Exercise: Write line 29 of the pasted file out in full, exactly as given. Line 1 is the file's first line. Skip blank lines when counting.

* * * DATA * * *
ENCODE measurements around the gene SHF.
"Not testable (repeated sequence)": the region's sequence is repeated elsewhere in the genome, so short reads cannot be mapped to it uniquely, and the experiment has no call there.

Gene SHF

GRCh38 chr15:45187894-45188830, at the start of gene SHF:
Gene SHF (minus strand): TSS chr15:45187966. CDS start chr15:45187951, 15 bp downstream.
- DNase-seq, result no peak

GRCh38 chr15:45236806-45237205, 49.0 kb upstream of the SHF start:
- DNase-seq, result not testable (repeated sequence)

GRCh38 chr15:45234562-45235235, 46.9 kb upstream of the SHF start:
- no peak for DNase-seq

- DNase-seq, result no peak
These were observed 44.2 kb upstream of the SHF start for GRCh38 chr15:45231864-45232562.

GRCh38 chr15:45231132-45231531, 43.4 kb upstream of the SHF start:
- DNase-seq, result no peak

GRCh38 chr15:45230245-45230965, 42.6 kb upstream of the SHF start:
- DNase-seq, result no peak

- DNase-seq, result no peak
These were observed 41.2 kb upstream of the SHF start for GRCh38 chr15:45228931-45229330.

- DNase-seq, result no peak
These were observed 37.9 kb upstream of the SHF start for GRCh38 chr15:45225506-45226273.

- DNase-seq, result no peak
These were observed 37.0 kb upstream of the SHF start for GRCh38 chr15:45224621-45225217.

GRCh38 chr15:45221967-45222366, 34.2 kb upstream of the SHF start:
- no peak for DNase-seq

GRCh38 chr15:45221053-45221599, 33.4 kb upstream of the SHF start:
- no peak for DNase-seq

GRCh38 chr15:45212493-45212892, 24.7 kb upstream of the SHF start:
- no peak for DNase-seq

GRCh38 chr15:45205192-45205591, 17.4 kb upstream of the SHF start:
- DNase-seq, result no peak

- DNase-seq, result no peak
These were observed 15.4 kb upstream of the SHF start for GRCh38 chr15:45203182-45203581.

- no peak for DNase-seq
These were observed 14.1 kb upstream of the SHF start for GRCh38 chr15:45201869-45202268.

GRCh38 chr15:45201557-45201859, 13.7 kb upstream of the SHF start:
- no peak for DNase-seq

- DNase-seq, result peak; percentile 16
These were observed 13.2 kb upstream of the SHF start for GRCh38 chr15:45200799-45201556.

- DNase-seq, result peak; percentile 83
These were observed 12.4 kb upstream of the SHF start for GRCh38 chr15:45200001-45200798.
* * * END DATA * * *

GRCh38 chr15:45205192-45205591, 17.4 kb upstream of the SHF start: